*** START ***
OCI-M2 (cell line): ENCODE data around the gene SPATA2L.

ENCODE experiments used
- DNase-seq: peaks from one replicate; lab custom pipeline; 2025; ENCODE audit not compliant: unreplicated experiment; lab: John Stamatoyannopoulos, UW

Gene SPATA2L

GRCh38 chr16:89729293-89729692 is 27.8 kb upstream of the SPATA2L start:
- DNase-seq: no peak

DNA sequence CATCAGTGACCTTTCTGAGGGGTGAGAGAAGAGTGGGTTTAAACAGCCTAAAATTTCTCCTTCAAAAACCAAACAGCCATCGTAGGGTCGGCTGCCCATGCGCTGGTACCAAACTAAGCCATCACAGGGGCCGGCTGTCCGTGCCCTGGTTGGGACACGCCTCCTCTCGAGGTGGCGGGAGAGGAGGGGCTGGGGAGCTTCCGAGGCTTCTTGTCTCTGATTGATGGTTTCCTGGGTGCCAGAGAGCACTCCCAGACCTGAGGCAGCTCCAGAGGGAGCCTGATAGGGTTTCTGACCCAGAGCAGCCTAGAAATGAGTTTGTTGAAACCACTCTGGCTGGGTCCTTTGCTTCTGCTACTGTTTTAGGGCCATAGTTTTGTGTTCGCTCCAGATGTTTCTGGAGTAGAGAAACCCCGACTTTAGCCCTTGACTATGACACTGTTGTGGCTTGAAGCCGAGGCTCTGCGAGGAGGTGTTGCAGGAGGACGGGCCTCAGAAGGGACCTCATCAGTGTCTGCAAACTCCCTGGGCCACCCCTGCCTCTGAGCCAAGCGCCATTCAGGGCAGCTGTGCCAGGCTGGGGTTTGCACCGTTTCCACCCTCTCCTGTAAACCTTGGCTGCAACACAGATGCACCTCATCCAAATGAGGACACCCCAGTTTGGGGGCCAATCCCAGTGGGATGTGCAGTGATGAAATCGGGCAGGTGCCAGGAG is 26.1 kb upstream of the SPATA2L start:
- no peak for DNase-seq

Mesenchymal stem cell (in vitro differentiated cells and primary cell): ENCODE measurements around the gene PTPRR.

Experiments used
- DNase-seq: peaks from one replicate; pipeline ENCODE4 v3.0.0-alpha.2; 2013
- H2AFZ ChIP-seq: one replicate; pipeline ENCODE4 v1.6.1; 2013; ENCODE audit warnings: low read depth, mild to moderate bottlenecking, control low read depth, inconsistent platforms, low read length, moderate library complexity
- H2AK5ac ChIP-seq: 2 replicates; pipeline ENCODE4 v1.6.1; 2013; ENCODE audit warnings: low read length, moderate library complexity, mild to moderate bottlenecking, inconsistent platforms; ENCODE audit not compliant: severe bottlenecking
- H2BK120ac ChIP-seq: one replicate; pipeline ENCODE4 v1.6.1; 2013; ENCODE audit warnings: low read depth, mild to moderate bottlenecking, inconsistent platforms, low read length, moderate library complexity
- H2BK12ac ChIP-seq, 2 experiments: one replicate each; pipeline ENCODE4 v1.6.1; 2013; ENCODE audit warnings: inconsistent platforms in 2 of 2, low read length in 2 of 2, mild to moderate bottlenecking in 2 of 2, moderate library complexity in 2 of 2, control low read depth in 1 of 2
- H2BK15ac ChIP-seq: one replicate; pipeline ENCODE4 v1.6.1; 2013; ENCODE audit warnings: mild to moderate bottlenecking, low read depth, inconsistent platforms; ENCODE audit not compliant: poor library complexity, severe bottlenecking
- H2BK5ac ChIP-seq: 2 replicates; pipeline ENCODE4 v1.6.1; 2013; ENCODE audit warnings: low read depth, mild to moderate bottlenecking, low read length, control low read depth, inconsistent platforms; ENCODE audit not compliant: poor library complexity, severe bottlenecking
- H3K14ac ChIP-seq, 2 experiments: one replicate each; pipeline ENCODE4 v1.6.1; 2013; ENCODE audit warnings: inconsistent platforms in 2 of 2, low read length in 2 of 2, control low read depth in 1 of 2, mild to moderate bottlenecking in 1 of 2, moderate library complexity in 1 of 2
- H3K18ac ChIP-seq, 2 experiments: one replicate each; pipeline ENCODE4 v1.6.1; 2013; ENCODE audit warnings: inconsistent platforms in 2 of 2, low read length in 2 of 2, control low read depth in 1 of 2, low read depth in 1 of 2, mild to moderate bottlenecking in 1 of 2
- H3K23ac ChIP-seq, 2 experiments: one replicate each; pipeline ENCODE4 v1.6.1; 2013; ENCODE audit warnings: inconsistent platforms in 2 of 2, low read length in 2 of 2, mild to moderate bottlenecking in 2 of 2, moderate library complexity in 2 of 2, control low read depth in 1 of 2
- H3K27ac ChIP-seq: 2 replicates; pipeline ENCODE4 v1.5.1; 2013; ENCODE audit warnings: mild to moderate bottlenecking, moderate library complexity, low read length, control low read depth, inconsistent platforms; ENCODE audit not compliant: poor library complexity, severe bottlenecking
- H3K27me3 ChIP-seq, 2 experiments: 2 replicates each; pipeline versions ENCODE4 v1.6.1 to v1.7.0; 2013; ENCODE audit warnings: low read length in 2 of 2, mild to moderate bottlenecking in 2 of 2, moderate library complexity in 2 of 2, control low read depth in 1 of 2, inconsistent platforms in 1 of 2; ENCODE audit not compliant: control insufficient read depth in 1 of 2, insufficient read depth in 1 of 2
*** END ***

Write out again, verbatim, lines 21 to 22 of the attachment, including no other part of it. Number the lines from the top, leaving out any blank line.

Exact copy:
- H3K27ac ChIP-seq: 2 replicates; pipeline ENCODE4 v1.5.1; 2013; ENCODE audit warnings: mild to moderate bottlenecking, moderate library complexity, low read length, control low read depth, inconsistent platforms; ENCODE audit not compliant: poor library complexity, severe bottlenecking
- H3K27me3 ChIP-seq, 2 experiments: 2 replicates each; pipeline versions ENCODE4 v1.6.1 to v1.7.0; 2013; ENCODE audit warnings: low read length in 2 of 2, mild to moderate bottlenecking in 2 of 2, moderate library complexity in 2 of 2, control low read depth in 1 of 2, inconsistent platforms in 1 of 2; ENCODE audit not compliant: control insufficient read depth in 1 of 2, insufficient read depth in 1 of 2